Two-thirds of the way through the season we were involved in a fairly close game (one we eventually lost) with Aaron in right. In the fifth inning (I still have the score book and checked) we had two outs, two on, and Aaron still in right. The batter hit a soft liner that carried farther than we expected. It was obviously going to right and Aaron was, for once, actually back where he was supposed to be. I could hear my son shouting, “Aaron, Aaron,” as he moved to assume his usual cut off position. Aaron looked up, stared for a second, then began dashing (OK, dashing is too strong a word, but he was moving forward) in for the ball. He stuck up his glove (I think his eyes were closed) and the ball fell magically into his glove for the third out. I knew at that moment there was a God and that He loved baseball. There was no other explanation.

The team went slightly nuts. The parents went slightly nuts. The coaching staff went slightly nuts. His Dad went absolutely crazy. Even the umpires, who were on the diamond enough to get a pretty good idea of how good or awful were the players on each team, were smiling. The chief ump, who we called “Smiley” for the same reason you call a huge man “Tiny”, was manning home plate that night. He really was smiling when he shook my hand as I moved out to the third base coaching box. “Taught him everything he knows,” I told him.

Yeah, we lost. But for a change no one cared. Aaron’s catch was one of the highlights of the year for the team. It’s funny how that works. For a change the players were more concerned with a teammate doing well than with winning or losing. I couldn’t tell you a single stat from the best player on the team that year (except that I remember he came in second in batting average) without looking it up, but I remember the catch.  I never had Aaron in youth baseball again, but I ran into him later after he became an adult, working at a Walmart or some such place. We shook hands and talked a moment. He asked if I remembered the catch. I told him I did (I quoted the name of the other team as proof). He was happy I remembered. I believe I was even more happy that he remembered his shining moment in youth baseball. Ain’t that great?

Baseball and the Skid Row Bum

July 22, 2013

His name was Frank and he was a bum. There’s no way to varnish that. The man was a classic rendition of a skid row bum. He was alcoholic, generally dirty, just plain seedy. But he did a good turn for us.

Back when I was growing up, I lived in two towns. They were in adjoining states and each was different. The second one was larger and more prosperous. But like the first one, it had a Main Street Mission. Some of you may remember these. A few of them are still around, although they’ve changed locations and usually have newer, fancier names. Most were run by churches (ours by the local Methodists). They served the down and out of the community. Generally, the clientele could show up, get a hot meal, a warm bed, and a sermon. Frank once  told me he’d been “saved” six times and every one of them was worth the meal and the bed. He’d also memorized two verses of “Onward, Christian Soldiers.” I’m not sure how much religion the men, and they were all men where I lived, actually took in, but at least they were warm and fed.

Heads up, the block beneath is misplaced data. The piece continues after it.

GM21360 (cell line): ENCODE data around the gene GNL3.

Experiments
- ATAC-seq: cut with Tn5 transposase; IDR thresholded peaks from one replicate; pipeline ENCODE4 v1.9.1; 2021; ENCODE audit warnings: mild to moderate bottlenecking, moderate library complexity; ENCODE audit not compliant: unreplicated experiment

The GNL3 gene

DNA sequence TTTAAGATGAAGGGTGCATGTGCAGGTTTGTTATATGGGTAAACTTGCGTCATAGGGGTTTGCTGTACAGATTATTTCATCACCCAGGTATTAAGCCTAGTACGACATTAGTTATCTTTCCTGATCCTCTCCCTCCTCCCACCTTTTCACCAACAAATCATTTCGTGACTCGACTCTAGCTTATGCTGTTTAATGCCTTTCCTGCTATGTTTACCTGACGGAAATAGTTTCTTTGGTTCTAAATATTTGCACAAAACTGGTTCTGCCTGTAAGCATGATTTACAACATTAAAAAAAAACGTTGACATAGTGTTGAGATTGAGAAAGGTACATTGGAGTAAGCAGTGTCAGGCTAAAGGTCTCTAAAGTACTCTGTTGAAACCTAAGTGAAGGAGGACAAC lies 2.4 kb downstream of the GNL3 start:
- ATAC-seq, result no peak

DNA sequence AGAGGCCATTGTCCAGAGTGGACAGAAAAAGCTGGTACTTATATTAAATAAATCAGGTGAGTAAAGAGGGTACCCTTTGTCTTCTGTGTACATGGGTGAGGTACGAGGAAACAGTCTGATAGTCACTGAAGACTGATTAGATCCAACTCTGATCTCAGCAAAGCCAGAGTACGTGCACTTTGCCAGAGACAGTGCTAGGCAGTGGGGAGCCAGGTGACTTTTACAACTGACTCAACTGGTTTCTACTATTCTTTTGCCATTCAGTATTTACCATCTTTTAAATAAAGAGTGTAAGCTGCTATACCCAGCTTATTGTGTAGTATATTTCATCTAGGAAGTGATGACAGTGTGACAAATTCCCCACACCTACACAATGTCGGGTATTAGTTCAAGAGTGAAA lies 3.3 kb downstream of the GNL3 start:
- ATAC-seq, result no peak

One of the problems they had was a lack of employment and, frankly, a lack of employable skills. In my hometown, some genius came up with a solution that seemed to work. The local mission had joined with the local Optimist’s Club to find menial tasks for the men. It gave them a chance to do something meaningful, to get a few dollars, to keep them off the streets, and to help the mission meet some of its expenses. Some of them worked the ball fields. Frank was one.

The Optimist’s Club ran the local youth baseball (and football and basketball) programs. Most of the work was strictly volunteer and a lot of the Optimist’s didn’t have a lot of time to do a lot of actual work to help the local leagues. On the whole they were good people who would shell out money for uniforms and the players appreciated that, although I suppose it’s true that most of us never really thought about who paid for our uniforms. Or they would buy new equipment for the teams, but to actually go out and work on the fields to prep them for games, well, most of them didn’t do that. They claimed they didn’t have time, which was probably true, but many of us secretly anarchist ball players thought they just couldn’t be bothered with actual labor (Yeah, there was a Marxist streak in a few of us). So someone decided to enlist the aid of what we lovingly called “skid row bums” to work on the fields.

The Optimist’s Club would send a van down to the mission in the afternoons and a handful of men were brought out to the fields to get them ready for the evening’s games. They’d mow or use the roller to flatten the infield. They might repair a fence, paint a foul pole, or clean out the dugouts. It was simple work, but it had to be done. And by and large the “bums” did a pretty good job.

Frank was the roller man. I don’t believe I ever knew his last name. He had this big metal roller that looked a lot like a beer keg turned on its side. There were a couple of metal poles attached, one on either side, and a handle joined them (bet you’ve seen one at some point). I always wondered if the beer keg look caught Frank’s attention and he gravitated toward the roller job. He was good at it. The fields were level, the rocks and pebbles gone, the dirt smooth. As a first baseman, I really appreciated Frank’s work.